After the First World War , on June 4, 1920, Transylvania was incorporated into Romania through the Trianon Peace Treaty . In 1940 Northern Transylvania and Cluj returned to Hungary through the Second Vienna Arbitration . With the German occupation of Hungary from 1944 to 1945, Klausenburg came under German administration. The history of Cluj-Napoca is closely intertwined with the history of the Holocaust . With the Hungarian annexation in 1940, economic restrictions and forced labor were imposed on the Jewish inhabitants, who in 1920 accounted for 14,000 people, 13.4% of the urban population. In 1941 several hundred Jews were deported and murdered in Kamianets-Podilskyi . After the German invasion, around 18,000 Jews from Cluj-Napoca, Gherla and the surrounding area were crammed into the city's brickworks and sent from there to the extermination camps . 388 Cluj-Napoca Jews were spared and saved from this deportation thanks to a controversial agreement between the Jewish journalist and lawyer Rudolf Kasztner and the SS. After the Paris Peace Conference in 1946 , Cluj reverted to Romania in 1947.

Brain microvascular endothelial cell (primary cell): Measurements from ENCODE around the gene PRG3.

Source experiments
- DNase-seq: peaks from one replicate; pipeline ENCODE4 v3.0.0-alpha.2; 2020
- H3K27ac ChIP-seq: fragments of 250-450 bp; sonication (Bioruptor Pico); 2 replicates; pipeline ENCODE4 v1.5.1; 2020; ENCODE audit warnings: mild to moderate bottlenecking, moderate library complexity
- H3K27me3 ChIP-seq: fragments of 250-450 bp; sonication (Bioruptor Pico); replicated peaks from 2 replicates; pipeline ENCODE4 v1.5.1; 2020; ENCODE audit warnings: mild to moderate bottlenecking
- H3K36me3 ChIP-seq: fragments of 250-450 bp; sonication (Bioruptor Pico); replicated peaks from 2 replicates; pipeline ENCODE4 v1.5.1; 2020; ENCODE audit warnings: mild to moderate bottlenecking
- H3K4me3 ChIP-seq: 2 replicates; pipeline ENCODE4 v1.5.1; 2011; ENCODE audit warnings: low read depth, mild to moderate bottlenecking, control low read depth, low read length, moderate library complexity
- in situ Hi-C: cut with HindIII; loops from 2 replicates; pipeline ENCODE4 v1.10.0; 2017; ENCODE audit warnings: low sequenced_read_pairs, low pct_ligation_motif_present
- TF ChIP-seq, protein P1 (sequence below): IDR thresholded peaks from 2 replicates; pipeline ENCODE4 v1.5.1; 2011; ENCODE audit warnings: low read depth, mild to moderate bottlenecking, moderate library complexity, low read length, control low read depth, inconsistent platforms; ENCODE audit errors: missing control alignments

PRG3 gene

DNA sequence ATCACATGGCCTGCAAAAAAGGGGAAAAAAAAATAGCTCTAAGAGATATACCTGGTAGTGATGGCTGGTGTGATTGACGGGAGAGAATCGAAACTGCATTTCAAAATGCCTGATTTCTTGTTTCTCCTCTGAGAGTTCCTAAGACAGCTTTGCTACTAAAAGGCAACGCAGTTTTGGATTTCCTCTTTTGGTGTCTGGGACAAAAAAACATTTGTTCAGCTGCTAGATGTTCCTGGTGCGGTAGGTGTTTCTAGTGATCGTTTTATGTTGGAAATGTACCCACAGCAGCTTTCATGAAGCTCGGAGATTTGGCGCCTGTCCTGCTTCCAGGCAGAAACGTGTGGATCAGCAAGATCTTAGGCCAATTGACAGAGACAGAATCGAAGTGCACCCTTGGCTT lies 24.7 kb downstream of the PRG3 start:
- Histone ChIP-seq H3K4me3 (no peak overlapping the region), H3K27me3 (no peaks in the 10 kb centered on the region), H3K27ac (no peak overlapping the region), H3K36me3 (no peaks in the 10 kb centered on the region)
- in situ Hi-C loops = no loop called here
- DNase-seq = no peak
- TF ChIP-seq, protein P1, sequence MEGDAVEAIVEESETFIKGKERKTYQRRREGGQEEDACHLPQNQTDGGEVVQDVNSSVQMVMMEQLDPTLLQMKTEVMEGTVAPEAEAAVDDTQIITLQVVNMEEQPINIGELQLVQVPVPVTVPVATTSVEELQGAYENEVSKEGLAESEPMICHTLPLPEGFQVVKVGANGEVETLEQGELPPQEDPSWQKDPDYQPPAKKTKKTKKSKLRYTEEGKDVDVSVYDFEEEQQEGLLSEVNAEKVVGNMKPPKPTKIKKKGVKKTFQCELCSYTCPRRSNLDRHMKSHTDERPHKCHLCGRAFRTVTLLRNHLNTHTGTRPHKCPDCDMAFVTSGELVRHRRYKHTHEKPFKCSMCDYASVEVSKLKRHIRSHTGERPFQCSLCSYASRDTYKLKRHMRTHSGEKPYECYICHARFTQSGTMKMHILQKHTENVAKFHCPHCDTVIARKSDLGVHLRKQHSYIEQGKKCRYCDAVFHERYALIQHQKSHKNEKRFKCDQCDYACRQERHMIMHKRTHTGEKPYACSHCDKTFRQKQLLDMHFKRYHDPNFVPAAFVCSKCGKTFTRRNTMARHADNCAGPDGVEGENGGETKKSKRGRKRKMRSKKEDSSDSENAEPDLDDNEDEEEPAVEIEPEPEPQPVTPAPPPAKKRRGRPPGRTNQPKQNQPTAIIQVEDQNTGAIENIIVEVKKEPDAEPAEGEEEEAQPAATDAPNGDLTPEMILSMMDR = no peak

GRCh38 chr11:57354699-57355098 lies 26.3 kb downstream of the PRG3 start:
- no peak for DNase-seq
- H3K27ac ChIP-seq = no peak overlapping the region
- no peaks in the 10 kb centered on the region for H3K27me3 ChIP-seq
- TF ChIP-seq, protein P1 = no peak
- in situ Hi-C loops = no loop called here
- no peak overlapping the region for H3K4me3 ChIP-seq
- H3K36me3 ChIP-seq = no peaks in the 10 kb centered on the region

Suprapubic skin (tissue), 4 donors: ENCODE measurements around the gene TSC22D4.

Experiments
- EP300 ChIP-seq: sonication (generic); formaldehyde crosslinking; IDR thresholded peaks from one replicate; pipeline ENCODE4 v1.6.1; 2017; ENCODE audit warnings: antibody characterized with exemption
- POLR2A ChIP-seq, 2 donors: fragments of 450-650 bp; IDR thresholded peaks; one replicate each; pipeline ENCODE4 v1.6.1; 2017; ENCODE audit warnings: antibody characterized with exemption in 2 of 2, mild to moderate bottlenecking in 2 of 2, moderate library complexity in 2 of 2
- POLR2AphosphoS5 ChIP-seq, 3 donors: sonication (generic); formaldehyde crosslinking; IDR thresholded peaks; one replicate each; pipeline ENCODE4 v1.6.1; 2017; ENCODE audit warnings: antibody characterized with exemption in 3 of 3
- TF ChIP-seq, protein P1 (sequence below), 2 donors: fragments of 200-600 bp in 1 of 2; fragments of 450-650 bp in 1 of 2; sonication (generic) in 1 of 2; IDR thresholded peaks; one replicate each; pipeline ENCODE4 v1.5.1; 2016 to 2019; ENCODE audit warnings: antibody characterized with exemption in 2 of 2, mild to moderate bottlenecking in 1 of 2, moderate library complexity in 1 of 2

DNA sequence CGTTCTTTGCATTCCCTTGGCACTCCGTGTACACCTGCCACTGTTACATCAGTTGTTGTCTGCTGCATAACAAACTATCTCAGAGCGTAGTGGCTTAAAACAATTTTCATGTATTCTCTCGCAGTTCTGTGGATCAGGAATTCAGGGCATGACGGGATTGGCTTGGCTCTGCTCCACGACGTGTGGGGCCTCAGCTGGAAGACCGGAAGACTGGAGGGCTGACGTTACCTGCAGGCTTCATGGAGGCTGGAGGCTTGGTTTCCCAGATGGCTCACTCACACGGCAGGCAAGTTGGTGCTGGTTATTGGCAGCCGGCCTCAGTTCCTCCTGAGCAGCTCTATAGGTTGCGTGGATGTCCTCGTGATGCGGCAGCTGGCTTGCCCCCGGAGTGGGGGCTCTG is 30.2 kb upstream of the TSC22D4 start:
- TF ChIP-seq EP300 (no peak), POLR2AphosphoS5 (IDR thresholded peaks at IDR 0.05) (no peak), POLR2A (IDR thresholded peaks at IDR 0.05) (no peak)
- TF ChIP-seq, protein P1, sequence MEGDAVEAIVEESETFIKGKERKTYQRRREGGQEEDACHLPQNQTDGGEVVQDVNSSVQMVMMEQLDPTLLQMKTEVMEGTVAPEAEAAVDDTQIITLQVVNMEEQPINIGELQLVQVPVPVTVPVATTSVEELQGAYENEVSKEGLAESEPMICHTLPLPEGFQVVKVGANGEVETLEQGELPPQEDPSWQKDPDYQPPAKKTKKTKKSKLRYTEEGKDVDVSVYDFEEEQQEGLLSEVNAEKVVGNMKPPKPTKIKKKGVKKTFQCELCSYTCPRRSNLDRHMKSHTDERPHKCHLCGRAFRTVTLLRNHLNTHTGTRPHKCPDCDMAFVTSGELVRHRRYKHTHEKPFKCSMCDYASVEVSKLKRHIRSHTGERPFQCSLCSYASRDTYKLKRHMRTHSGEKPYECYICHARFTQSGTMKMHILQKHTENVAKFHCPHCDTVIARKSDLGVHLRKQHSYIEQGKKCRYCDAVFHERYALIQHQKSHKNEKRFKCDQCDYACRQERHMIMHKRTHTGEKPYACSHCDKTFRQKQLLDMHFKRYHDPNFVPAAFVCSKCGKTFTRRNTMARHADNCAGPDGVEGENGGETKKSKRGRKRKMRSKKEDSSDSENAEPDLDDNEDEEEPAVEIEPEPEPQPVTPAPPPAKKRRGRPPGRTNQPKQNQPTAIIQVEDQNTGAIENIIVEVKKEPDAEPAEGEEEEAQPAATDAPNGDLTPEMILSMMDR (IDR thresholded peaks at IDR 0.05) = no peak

In 1974 Nicolae Ceaușescu added the ancient Roman name “Napoca” to the Romanian place name Cluj in order to enforce the official theory of the ancestry of Romanians from Dacians and Romans (see Dako-Roman continuity theory ). In everyday life, however, this name change was only moderately successful; the name “Cluj” is still used.
Today it is one of the most important cultural, economic and scientific centers in Romania. With over ten practiced religions, Cluj-Napoca has a great religious diversity, with the majority of the residents belonging to the Orthodox faith since the 1970s.
Cluj is still the cultural center of the Hungarian minority in Romania today. Until about 1974 the Hungarians made up the relative majority of the population in the city.
According to the 2002 census, 79.4% of the population of Cluj are Romanians , 19% Hungarians and Szeklers , 1% Roma and 0.23% Romanian Germans (mostly Transylvanian Saxons ). The city has not lost its multi-ethnic character, which has shaped the city since the Middle Ages, even if there was a shift in the proportion of the population, especially in the course of the 20th century. In 1910, of the almost 61,000 inhabitants at that time, 83.4% were Hungarians, 12.4% Romanians and 2.8% German.